Today I will talk about a concept called kaizen which Japanese have used for a while. I stumbled upon this concept while researching about financial success. I stumbled upon the work of Warren Buffett. He said something along the line of, “knowledge compounds over time just like money”. At first, I was confused about how can knowledge compound? It seemed weird until I stumbled upon the concept of kaizen.
Kaizen is captured in this familiar but powerful saying:
“A journey of a thousand miles must begin with the first step.” -Lao Tzu
Kaizen concept was first applied in America during the depression era to improve manufacturing productivity during the world war. The US government created management courses called Training within industries (TWI) for American corporations. One of these courses led to the idea of known as Kaizen.
The training within industries (TWI) courses encouraged corporation managements to focus not on innovation, but focus on hundreds of small things they could improve on. Everyone from top to bottom of the corporation was encouraged to find little ways to increase the quality of their product and the efficiency of creating it. Suggestion boxes were positioned on factory floors so that line workers could suggest ways to improve productivity, and executives were obliged to treat each of these comments with great respect.At first, this philosophy must have seemed shockingly inadequate under the circumstances but, somehow, these little steps added up to a brilliant acceleration of America’s manufacturing capacity. The quality of American equipment and the speed of its production were two of the major factors in the Allied victory.
“When you improve a little each day, eventually big things occur. When you improve conditioning a little each day, eventually you have a big improvement in conditioning. Not tomorrow, not the next day, but eventually a big gain is made. Don’t look for the big, quick improvement. Seek the small improvement one day at a time. That’s the only way it happens-and when it happens, it lasts. ” -John Wooden, one of the most successful coaches in the history of college basketball
Here is an excerpt about kaizen transforming the Japanese businesses from the book: One Small Step Can Change Your Life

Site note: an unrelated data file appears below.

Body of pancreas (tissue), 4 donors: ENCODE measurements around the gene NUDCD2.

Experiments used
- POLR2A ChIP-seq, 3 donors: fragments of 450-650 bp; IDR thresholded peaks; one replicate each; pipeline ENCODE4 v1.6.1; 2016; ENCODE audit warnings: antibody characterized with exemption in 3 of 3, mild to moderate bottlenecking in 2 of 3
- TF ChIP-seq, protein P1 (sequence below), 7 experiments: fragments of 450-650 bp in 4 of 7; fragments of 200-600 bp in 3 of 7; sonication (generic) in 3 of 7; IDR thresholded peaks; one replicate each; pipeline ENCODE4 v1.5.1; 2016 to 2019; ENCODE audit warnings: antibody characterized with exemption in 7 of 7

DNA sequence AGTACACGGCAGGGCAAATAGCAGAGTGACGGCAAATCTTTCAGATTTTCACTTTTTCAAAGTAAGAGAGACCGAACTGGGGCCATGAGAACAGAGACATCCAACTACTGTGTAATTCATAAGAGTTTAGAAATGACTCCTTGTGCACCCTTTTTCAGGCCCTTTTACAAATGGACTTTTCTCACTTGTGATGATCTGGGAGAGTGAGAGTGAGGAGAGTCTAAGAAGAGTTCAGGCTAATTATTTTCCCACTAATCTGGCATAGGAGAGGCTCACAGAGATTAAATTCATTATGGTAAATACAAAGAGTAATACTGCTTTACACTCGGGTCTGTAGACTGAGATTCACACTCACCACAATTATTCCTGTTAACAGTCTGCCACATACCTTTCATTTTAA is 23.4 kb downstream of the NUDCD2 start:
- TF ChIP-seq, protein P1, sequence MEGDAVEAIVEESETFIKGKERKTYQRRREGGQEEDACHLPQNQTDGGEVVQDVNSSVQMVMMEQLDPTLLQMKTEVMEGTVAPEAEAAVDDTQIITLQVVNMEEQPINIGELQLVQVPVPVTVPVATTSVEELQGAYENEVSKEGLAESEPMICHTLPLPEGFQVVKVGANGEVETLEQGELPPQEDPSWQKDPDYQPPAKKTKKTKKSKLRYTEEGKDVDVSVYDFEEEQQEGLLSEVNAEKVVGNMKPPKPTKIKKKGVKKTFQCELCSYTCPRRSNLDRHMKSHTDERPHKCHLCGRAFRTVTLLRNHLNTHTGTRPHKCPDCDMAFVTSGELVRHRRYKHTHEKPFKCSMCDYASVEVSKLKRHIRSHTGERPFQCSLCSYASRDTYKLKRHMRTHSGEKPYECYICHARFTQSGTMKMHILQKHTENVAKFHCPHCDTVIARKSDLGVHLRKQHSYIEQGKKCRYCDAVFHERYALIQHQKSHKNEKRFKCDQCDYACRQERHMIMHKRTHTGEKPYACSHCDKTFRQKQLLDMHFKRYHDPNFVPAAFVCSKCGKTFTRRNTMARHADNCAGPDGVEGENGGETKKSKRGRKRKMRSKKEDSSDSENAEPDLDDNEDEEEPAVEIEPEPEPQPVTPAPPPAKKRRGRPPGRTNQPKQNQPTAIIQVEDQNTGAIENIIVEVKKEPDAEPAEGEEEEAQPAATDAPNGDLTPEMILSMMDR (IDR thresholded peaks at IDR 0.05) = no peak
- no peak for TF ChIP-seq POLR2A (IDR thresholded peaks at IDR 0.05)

Post war the Japanese businesses were run poorly, with slack management practices and low employee morale.
General MacArthur saw the need to improve Japanese efficiency and raise business standards. A thriving Japanese economy was in MacArthur’s best interest because a strong society could provide a bulwark against a possible threat from North Korea and keep his troops in steady supplies. He brought in the U.S. government’s TWI specialists, including those who emphasized the importance of small, daily steps toward change. And, at the same time that MacArthur was holding forth on small steps, the U.S. Air Force developed a class in management and supervision for the Japanese businesses near one of its local bases. The class was called the Management Training Program (MTP), and its tenets were almost identical to those developed by Dr. Deming and his colleagues at the beginning of the war. Thousands of Japanese business managers were enrolled. The Japanese were unusually receptive to this idea. Their industrial base destroyed, they lacked the resources for sweeping reorganization. And it wasn’t lost on Japanese business leaders that their country had been defeated by America’s superior equipment and technology-so they listened closely to the Americans’ lessons on manufacturing. Viewing employees as a resource for creativity and improvement and learning to he receptive to subordinates’ ideas was an unfamiliar notion (as it had been for Americans), but the graduates of these programs gave it a try. These entrepreneurs and managers and executives went on to work in civilian industries, where they excitedly spread the gospel of small steps. In the U.S., Dr. Deming’s series of strategies for enhancing the manufacturing process were largely ignored once the troops were home and production was back to normal. In Japan, however, his concepts were already part of the emerging Japanese business culture. In the late 1950s, the Japanese Union of Scientists and Engineers (JUSE) invited Dr. Deming, the wartime proponent of quality control, to consult further on their country’s economic efficiency and output. As you probably know, Japanese businesses-which rebuilt themselves on the bedrock of small steps-soon rocketed to unheard-of levels of productivity. Small steps were so successful that the Japanese gave them a name of their own: kaizen.
We don’t try new things usually cause of fear and because we resist change. Taking small steps (kaizen) doesn’t trigger the fear or change sensors. Therefore, I love the idea of kaizen. You can use the process of Kaizen for anything ranging from weight loss to career goals. The reason kaizen is so effective is because it focusses on taking small steps to improve. Make sure to practice kaizen every day just like sweeping the floor. Just because we’ve done it once, doesn’t mean the floor is clean forever. Every day the dust comes back. Every day we must sweep.